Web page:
In Romans 6, Paul refers back to the two things that are at the centre of the gospel – Christ died and rose again. But he tells us something quite remarkable. When we come to faith in Jesus and are baptised, we are included in Jesus’ death and resurrection. That is a bit hard to understand but the Bible says that it is real. Christians are “in Christ”. Somehow, we are incorporated into Jesus. God sees us “in Christ”.
I cannot explain this. But we are united to Jesus. And so when Jesus died, we were included in that death. And when Jesus rose from the dead, we were included in that resurrection. The gospel is not only that Christ died for our sins and rose again but that we died (to sin) and rose again.
Does this seem strange? You might think I am talking complete gobbledygook. But think of some of the other terms the Bible uses. Jesus talked about being born again.
When we are born physically. a new human being entered the world; a new life begins. We had a granddaughter born this week. [I needed to be able to slot that into the sermon somewhere.] There is a new person in our family and a new life has begun. But Christians have been born a second time. Again, it is like there is a brand new person and a new life.
2 Cor 5:17 If anyone is in Christ [note that phrase] he/she is a new creation. The old has gone; the new has come.
Anyone in Christ is a brand new person. The old person has gone. God has created a new person.
This is a remarkable truth. If you are a Christian, you can say, “I am a brand new person. The old me died. God has created a new me. I am not the same person I was.” It is more than that some things about you have changed. You are not just a revised version of the same person. You are a new person. Same looks, same personality but a new person.
This is a miracle that happens when we become Christians and it has profound implications.
Now, here is the point. Dead people do not sin. Have you noticed that? Dead people do not sin. Sin has tremendous power. No human being can escape the power of sin. There has never been a human (other than Jesus) who has had anything like the strength to escape the power of sin. Everyone succumbs. Sin wins every time. As Paul expresses it in this passage, we are slaves to sin. We cannot help ourselves. We do not have the power to not sin. If sin says, “Do this”, we do it.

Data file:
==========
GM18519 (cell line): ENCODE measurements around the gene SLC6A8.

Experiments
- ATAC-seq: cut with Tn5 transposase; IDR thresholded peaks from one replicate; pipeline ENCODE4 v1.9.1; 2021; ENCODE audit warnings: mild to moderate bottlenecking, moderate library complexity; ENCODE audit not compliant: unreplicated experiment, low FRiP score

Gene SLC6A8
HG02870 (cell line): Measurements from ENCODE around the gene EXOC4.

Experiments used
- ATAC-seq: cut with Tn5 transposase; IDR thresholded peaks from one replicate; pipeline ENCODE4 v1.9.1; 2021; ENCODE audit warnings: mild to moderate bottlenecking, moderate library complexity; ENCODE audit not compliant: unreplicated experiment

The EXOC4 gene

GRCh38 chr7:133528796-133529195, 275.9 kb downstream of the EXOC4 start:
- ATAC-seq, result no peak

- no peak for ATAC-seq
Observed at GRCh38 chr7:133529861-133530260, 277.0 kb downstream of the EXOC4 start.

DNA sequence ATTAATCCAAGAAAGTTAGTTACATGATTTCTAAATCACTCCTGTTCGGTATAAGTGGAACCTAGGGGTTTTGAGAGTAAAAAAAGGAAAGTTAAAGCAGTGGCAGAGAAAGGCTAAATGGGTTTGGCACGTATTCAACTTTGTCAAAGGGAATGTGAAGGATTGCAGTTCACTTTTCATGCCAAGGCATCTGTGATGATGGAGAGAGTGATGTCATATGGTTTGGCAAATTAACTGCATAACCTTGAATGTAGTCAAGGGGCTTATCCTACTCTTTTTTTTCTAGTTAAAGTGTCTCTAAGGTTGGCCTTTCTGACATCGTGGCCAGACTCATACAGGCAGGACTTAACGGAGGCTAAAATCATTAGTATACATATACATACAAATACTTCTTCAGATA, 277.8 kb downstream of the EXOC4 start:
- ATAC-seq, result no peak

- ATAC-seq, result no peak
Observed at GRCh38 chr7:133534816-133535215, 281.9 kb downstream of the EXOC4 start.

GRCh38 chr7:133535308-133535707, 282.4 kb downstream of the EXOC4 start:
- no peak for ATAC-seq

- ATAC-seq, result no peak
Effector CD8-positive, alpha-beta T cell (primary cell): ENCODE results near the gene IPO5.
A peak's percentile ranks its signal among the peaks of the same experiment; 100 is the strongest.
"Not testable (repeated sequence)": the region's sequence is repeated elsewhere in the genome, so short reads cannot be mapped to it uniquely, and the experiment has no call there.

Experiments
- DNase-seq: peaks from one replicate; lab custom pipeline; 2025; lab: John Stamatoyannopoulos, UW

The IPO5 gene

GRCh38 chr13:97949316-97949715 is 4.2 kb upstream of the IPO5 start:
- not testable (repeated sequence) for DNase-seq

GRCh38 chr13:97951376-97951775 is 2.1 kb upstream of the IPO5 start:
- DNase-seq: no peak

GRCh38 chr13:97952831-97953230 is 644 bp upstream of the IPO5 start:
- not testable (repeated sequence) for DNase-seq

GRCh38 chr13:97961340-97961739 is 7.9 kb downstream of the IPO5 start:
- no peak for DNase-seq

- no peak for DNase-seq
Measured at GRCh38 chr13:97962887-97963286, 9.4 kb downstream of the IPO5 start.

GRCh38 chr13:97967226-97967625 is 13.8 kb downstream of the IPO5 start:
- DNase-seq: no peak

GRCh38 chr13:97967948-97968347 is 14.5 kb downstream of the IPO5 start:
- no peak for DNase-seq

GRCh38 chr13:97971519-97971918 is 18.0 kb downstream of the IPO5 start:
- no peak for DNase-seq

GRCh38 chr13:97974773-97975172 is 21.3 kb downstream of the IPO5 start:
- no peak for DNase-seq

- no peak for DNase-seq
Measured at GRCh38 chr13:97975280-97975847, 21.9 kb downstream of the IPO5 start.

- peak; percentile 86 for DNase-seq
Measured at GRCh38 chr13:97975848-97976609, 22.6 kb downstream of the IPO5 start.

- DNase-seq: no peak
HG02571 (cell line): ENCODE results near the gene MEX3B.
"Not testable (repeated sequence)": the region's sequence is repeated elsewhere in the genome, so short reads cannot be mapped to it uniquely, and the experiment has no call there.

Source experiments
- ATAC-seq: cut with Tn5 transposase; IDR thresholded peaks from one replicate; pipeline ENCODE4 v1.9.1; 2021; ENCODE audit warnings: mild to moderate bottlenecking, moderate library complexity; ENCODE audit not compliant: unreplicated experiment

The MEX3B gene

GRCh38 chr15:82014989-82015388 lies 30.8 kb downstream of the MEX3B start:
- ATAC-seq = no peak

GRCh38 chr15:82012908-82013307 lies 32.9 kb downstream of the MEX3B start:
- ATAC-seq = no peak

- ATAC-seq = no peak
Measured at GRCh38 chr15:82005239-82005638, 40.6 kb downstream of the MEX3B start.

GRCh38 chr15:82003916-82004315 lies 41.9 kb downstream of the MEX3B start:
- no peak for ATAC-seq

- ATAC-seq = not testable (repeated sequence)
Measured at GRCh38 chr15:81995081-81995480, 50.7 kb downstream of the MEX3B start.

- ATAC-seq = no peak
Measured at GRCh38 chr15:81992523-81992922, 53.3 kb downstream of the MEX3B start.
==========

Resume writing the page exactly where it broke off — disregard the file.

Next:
But death brings that to an end. Sin has no power over dead people. And so, when a person comes to faith in Jesus and dies with Jesus, the power of sin over that person is broken.
But we weren’t only included in Jesus’ death. We were also included in His resurrection. We were raised as new people to live a new life. The old person has gone. A new person has been raised, and the new person is not subject to the power of sin. Did you hear that? The new person is not subject to the power of sin! As Christians we start a new life. It is a different life altogether. It is a life in which we have a new relationship with God and a life in which we are no longer slaves to sin.
We are free! Breathe out. Relax. Say, “I am free from the power of sin.” You don’t have to summons up some super-human effort to defeat sin. It has been done for you. The power of sin over you has been broken. Before we were Christians we had no choice. We were slaves to sin. Sin called the shots; we followed sin’s orders. We had to. We weren’t strong enough not to.
But now, that power has been broken and we are free to not sin.
But real life is not quite that simple, is it? That might be absolutely true but there is another truth alongside it. Temptation remains a reality. That old person keeps trying to come back to life. Failure to resist that temptation remains a reality for all of us. We continue to do the things we don’t want to do and to not do the things we really want to do (as Paul said of himself in the next chapter). As we said at the beginning, if we say we are without sin… wrong!